Rosalind (Constance Zimmer) and Coulson continue their sexual-frustration-fueled partnership this week. For instance, is anyone else skeeved out with Rosalind’s question: “Do you really have a laser finger?” and his response, “Sorry, it’s classified.” Anything, no matter how innocent, said in the way these two talk like, suddenly becomes risqué. The relationship is mutually professionally beneficial: it’s sort of a keep-your-friends-close-keep-your-enemies-closer situation, and Coulson knows that they can get important intel from the ATCU (Advanced Threat Containment Unit). Still, Rosalind is no dummy and is obviously doing the same thing. Although Coulson describes the unlikely alliance as “a means to an end,” Daisy replies, “Ours or theirs?” I’m sure that the benefits as well as the repercussions of these decisions will be explored this season. Although the groups question each other, especially Mack and Daisy (good old Skye will NEVER miss an opportunity to speak her mind!), they work together to look for the killer. Originally, they think it might be “IT guy” Dwight Frye, but it appears he is just a pawn for the real killer, Lash. When the ATCU (with Mack and Daisy) tries to take Frye in, Lash cuts a hole in the roof of the armored vehicle and beats up a bunch of people, but is after Frye. Clearly weak and in pain, Frye pleads that all he told them was that Lash is “merciful,” to which Lash replies, “I’m not merciful; I’m necessary.” He kills Frye and then walks away from the scene, proving that his choices are calculated. In the most haunting sequence of the episode, Daisy looks up to see Lash’s shadow transform from a beast to a man.
Ward’s back and he’s just awful. Beyond his perpetually perfect five-o’clock shadow (what a mystery!), he is leading a band of nasty looking goons out of what appears to be the new Hydra. It most certainly looks more bare-bones than the old Hydra, and Ward has instituted some of the qualities he admired about S.H.I.E.L.D. like accountability, patience, and attention to detail — but not the bureaucracy. To me, this just means that Ward wants to be able to kill and torture people and do whatever he wants all the time without the red tape. Regardless, he has them call him “Director” because he’s so full of himself it’s disgusting.
Let’s talk about Andrew, May, Bobbi, and Hunter. Bobbi has a bad, “familiar feeling” that Hunter is in trouble. And Hunter is in trouble. He’s going guns blazing into Ward’s camp to take out the man who tortured and tried to kill the woman he loves. He’s letting his emotions dictate all of his decisions. We find out that Andrew left May this time, and did not call or text or write. When they see each other at S.H.I.E.L.D. headquarters, though, Andrew’s face shows a different story as he gazes sadly but longingly at Melinda. He apologizes and says “I shouldn’t have walked away like I did,” but May shuts him down. “I did the same to you. Now we’re even,” she retorts, explaining in her few words that she has no interest in talking about the relationship. But her real feelings for him are tested when she arrives at Ward’s warehouse to back up Hunter and Ward reveals a video feed of his men closing in on Andrew. “Dr. Garner is on his way to teach a class right now — Psych 301, I believe,” Ward says ominously. The look on May’s face shows she knows this is not a bluff. Hunter, in all of his juiced-up-adrenaline-rush fury, is convinced it’s not real, but truly, he’s just thinking about his shot to get at Ward. At this point, May has taken down five of Ward’s men, and there are six left, including Ward. May’s heart takes over and she begins to surrender when trigger-happy Hunter starts shooting at Ward and his men. May is forced to join in and help at this point, and although Hunter manages to shoot Ward in the shoulder, the new Hydra Director makes a graceful leap out the window and flees to safety.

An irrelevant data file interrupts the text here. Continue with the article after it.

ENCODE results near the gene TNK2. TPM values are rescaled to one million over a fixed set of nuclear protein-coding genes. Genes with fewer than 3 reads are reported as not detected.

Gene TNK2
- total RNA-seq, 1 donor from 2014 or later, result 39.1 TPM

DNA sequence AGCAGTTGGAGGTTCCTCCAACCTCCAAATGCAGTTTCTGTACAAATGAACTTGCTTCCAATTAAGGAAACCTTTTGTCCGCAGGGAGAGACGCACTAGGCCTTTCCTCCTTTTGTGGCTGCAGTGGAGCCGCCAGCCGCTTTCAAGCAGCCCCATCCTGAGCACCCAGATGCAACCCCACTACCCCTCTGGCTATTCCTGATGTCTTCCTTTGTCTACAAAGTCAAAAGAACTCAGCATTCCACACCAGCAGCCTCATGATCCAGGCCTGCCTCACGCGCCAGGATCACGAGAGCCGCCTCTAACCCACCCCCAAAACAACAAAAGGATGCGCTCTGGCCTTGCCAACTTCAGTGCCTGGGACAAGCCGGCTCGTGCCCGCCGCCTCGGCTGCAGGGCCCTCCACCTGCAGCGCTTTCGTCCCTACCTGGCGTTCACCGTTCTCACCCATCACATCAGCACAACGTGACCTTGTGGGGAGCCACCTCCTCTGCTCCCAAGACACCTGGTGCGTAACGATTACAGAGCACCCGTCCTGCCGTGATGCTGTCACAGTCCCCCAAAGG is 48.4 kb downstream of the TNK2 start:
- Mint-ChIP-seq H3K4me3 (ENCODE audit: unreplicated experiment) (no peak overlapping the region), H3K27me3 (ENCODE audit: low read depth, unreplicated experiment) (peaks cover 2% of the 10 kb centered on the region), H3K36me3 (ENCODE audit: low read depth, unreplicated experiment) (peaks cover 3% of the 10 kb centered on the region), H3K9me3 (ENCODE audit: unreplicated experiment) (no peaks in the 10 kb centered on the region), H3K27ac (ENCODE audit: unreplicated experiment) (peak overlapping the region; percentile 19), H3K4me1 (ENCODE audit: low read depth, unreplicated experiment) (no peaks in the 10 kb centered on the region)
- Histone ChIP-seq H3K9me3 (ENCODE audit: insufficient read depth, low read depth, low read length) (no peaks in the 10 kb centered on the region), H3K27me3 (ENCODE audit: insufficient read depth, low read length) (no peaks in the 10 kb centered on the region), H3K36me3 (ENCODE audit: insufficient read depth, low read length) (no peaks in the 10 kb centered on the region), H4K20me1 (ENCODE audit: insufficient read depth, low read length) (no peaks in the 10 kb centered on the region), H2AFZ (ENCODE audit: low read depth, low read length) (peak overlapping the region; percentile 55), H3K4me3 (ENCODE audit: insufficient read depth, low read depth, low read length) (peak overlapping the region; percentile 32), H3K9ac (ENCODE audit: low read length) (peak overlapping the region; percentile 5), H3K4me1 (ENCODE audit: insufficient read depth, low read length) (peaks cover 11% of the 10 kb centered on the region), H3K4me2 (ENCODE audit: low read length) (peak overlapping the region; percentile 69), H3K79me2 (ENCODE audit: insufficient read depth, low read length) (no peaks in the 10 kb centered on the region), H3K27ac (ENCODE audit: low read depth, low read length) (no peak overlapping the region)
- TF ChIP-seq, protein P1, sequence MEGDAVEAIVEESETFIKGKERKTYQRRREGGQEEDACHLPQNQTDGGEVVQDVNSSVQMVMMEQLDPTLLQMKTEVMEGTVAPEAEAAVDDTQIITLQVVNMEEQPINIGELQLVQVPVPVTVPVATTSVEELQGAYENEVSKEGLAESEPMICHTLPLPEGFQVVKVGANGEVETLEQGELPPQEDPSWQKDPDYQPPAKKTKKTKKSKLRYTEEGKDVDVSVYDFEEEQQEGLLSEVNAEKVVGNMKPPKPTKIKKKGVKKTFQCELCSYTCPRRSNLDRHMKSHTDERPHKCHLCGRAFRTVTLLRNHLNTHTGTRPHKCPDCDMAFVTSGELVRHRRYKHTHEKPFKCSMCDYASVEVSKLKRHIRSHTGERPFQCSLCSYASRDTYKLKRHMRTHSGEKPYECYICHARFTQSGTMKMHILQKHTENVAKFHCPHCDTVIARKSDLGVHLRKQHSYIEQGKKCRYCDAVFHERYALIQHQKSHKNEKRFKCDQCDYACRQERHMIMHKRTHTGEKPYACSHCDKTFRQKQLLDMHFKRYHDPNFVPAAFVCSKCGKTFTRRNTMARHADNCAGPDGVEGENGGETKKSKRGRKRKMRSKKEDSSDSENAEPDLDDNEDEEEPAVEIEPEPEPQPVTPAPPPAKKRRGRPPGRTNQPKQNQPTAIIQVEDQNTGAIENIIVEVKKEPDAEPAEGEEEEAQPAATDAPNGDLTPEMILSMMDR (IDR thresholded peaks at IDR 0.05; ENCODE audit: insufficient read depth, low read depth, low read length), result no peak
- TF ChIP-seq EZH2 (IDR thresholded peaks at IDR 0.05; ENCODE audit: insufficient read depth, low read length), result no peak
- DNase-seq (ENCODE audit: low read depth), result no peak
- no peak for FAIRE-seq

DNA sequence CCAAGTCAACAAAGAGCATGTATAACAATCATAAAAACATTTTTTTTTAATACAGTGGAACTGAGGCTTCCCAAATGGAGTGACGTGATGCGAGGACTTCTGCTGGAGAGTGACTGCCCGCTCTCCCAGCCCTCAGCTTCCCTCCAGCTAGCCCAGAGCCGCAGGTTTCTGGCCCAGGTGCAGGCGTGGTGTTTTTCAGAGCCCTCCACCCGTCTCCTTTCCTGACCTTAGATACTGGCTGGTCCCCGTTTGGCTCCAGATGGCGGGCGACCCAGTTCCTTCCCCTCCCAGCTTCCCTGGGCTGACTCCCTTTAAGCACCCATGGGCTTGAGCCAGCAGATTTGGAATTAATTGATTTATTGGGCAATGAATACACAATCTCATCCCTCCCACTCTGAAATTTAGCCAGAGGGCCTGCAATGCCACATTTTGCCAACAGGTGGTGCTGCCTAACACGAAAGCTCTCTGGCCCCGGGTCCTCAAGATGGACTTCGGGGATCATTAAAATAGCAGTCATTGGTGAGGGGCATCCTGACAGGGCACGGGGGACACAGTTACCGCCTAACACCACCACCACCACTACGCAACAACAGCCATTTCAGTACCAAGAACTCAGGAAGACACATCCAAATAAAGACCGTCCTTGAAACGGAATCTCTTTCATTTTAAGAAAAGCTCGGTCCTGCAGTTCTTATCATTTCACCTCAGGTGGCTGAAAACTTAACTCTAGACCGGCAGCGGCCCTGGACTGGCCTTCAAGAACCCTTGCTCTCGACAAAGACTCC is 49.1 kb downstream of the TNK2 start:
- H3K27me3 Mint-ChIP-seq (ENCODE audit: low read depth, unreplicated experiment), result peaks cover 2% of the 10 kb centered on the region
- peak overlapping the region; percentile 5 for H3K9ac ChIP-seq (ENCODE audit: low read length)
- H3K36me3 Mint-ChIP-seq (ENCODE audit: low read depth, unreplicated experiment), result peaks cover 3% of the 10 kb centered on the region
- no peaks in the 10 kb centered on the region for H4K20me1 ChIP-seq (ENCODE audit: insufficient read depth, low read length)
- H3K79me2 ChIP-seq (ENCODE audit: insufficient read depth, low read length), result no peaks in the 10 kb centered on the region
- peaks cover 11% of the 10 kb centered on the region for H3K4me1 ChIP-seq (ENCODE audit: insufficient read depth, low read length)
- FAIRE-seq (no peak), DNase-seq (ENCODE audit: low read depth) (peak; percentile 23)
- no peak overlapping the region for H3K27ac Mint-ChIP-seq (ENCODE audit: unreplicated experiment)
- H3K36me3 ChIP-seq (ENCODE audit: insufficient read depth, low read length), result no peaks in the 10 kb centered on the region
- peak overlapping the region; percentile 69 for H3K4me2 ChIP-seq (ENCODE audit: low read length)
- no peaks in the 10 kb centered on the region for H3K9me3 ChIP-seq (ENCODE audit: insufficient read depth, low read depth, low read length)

In typical Whedon fashion, a tragic scene unfolds. We don’t see the body, but we see (presumably Andrew’s) blood, legs and shoes, as well as gasoline on the floor of the gas station in which he was previously standing. Then, Alexander von Strucker (Spencer Treat Clark) lights it and jumps away from the explosion, looking shocked yet invigorated.
I really don’t have much to say in response to this, except that I had a feeling it was going to happen. Heavy stuff this week, folks. This is sure to affect May’s friendship and working relationship with Hunter, and it will definitely be a catalyst for some character development for her.
– Is anyone else still having hard time calling Sk…I mean Daisy, Daisy?
– What the heck is going on with Mack?!?! Seriously, every scene he’s in it’s all, “No, Coulson you’re wrong. I agree with Daisy,” or, “No Daisy, you’re wrong. I agree with Coulson.” The dude can’t make up his mind, but it’s clear the writers just don’t have anything important for him to do.